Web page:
Special Research Center 267
DEFORMATION PROCESSES IN THE ANDES
Freie Universitaet Berlin · Technische Universitaet Berlin · GeoForschungsZentrum Potsdam · Universitaet Potsdam
Sedimentation, tectonics and volcanism in the Salar de Antofalla area, southern Puna (NW Argentina) - Project D1B
Segmentation of the Andean foreland in the Southern Puna, Central andes: sedimentary record from the Salar de Antofalla area, NW Argentina
Dirk Adelmann and Konrad Görler
Abstract - Lateinamerika-Kolloquium Bayreuth 1998
The Salar de Antofalla area in NW Argentina forms the southernmost part of the Altiplano-Puna plateau. The salar is one of the most significant endorheic basins of this part of the high plateau. Its Tertiary strata preserve the sedimentary record of the change from a coherent foreland basin to a broken foreland basin.
After a period of exhumation in Cretaceous and Early Tertiary times sedimentation started during the Late Eocene with nonmarine clastic sediments of the Quiñoas unit. Playa mud and sandflat and fluvial sediments represented by a 750 m thick sequence of reddish pelites and sandstones (Quiñoas subunits I & II) were deposited widespread across the Southern Puna. The detritus presumably derived from the west from the erosional remnants of the Incaic mountain belt located in the Chilean Precordillera (Jordan & Alonso, 1987). Along the basinward flank this fold-and-thrust belt was formed during the Incaic shortening phase around 38 Ma. Subsidence probably resulted from the flexure of the craton by thrust loading. The relatively monotonous sedimentation implies the persistence of this basin configuration for at least 10 Ma suggesting that no significant cratonward migration of the thrust load occurred during this period.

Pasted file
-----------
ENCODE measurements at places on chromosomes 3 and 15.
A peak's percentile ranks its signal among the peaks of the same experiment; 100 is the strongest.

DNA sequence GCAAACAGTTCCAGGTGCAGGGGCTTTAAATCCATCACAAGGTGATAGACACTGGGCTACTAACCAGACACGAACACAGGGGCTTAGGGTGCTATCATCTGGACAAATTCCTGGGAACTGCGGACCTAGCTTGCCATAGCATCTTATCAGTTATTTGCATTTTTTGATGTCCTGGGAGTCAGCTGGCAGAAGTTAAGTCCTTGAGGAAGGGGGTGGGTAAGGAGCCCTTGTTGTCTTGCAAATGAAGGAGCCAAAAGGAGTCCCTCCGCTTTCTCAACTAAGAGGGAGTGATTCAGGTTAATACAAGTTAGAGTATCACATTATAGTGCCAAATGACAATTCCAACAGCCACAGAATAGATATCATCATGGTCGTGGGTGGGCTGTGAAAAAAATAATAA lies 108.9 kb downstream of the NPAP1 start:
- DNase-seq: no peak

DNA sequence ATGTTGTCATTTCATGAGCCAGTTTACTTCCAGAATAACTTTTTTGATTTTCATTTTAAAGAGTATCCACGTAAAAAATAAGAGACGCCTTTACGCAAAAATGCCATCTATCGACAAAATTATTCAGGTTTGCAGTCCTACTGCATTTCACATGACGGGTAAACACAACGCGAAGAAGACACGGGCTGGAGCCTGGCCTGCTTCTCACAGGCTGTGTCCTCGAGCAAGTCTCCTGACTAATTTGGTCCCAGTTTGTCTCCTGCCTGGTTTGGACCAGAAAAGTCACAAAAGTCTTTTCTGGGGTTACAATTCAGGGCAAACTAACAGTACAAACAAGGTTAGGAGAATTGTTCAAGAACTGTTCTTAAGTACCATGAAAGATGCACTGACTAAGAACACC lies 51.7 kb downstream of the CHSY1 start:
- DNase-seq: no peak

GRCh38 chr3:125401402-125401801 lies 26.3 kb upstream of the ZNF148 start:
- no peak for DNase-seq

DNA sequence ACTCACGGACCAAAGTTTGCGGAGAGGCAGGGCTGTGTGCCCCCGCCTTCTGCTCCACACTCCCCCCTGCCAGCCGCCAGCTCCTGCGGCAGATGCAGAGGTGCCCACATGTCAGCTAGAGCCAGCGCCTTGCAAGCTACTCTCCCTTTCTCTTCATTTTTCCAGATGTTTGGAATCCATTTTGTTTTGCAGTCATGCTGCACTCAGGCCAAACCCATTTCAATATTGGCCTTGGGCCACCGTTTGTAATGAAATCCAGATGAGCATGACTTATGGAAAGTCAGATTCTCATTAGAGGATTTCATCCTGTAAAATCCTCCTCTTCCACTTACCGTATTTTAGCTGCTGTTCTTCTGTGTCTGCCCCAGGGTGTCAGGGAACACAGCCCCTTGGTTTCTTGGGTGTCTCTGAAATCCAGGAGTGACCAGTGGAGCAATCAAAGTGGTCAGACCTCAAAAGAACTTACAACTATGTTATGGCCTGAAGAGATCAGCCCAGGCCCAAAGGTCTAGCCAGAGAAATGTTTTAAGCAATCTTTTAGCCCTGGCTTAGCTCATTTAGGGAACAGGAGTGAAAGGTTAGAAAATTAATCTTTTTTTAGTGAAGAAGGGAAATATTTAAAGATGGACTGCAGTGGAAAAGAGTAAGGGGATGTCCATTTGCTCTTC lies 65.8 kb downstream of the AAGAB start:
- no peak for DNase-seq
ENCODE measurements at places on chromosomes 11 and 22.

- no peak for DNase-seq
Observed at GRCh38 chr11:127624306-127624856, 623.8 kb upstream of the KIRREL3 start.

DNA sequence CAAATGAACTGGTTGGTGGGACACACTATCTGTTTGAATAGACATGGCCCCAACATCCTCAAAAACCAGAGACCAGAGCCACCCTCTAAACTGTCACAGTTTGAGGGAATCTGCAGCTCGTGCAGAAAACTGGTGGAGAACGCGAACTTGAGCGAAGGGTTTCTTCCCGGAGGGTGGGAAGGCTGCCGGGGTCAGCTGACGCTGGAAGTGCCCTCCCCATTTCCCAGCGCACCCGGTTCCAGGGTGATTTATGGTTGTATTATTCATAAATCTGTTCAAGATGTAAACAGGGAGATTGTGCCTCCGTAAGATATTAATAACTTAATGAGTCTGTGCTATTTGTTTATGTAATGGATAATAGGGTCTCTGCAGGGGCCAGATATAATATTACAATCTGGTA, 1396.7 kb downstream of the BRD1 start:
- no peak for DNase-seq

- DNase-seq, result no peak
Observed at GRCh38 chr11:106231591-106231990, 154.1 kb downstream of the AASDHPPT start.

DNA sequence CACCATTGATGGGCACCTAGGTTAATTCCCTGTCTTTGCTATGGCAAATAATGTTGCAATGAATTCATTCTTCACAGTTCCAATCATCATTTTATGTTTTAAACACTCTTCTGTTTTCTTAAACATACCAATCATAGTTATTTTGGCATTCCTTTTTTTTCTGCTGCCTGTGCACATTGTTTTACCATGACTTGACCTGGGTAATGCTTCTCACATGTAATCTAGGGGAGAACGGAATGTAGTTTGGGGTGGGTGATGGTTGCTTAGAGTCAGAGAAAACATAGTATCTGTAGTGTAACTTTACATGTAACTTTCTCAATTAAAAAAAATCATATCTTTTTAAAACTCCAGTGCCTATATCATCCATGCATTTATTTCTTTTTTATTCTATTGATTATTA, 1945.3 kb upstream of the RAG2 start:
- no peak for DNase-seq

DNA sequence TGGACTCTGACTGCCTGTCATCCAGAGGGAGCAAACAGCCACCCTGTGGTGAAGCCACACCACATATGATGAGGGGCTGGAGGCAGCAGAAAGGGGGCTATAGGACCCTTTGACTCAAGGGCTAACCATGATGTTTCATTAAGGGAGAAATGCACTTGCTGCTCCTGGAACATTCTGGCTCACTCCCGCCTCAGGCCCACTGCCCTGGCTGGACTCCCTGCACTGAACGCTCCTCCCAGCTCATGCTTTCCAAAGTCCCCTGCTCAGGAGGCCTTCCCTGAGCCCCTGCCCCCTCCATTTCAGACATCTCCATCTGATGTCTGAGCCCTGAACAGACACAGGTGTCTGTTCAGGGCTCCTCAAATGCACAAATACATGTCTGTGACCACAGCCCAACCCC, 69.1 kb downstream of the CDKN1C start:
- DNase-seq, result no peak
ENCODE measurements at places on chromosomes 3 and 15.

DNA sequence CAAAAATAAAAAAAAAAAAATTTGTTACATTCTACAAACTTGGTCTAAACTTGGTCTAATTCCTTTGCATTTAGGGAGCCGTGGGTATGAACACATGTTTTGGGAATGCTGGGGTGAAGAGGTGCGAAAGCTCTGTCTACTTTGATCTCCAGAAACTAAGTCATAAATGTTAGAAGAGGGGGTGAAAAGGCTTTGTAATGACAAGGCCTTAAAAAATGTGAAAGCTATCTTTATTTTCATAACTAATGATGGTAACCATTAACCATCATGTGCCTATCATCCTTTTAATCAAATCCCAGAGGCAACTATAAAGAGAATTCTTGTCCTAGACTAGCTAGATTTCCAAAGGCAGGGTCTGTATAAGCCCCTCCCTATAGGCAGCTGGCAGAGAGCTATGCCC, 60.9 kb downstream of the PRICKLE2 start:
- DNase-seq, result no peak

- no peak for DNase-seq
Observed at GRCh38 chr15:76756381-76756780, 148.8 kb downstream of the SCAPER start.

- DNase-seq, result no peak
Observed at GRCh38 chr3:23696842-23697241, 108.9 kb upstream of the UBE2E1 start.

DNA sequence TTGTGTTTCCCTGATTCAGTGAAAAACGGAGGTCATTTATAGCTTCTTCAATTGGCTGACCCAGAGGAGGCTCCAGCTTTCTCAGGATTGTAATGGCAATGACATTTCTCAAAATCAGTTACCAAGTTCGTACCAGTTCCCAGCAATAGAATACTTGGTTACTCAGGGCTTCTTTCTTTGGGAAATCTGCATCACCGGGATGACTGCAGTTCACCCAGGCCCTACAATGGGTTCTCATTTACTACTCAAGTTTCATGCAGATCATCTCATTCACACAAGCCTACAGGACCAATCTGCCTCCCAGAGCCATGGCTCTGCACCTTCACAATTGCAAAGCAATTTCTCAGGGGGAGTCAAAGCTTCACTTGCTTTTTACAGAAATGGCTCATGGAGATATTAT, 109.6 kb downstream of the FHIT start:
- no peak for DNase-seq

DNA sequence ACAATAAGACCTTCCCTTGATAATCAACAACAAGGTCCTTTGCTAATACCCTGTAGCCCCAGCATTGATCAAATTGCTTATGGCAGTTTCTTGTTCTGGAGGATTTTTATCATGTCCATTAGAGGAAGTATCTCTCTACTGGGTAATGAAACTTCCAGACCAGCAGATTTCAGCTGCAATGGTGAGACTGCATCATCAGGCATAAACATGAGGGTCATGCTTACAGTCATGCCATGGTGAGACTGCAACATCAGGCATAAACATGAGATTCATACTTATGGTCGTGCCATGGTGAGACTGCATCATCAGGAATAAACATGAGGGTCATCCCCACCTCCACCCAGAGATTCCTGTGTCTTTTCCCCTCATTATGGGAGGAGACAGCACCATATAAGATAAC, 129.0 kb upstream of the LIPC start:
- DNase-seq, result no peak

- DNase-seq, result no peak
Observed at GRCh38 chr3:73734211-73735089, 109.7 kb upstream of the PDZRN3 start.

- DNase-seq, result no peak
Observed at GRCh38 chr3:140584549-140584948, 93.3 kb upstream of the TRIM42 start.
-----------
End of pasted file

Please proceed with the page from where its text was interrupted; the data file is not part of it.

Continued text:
A fundamental change in basin geometry took place in late Oligocene time when large amounts of conglomerates of a proximal fan environment (Quiñoas subunit III) were shed into the basin. Paleocurrent and petrographical data indicate that deposition is accompanied by reverse faulting whereby basement rocks were uplifted and eroded. This tectonism caused the segmentation of the former coherent foreland basin and initiated the broken foreland development.
During the Miocene (Potrero Grande unit) ongoing tectonism and uplift led to further segmentation. Facies distribution, paleocurrent and petrographical data point to the existence of a depocenter bounded by an eastvergent reverse fault system in the west and a westvergent reverse fault system in the east. Syntectonic sedimentation is evidenced by basal unconformities related to the installation of fault systems.
Sedimentation of the Mid-Miocene to recent Juncalito unit was concentrated on an elongated basin like the basin today. Facies distribution patterns were significantly controlled by reverse faulting in the adjacent Sierra de Calalaste in the east. The basin shape is asymmetric and the facies distribution is unidirectional and wedge-shaped (Adelmann, 1997). Proximal parts are characterized by alluvial fan sedimentation reaching a maximum during periods of higher tectonic activity. Continuation of compressive tectonism initiated final deformation followed by the development of the modern alluvial fans and salt flats.
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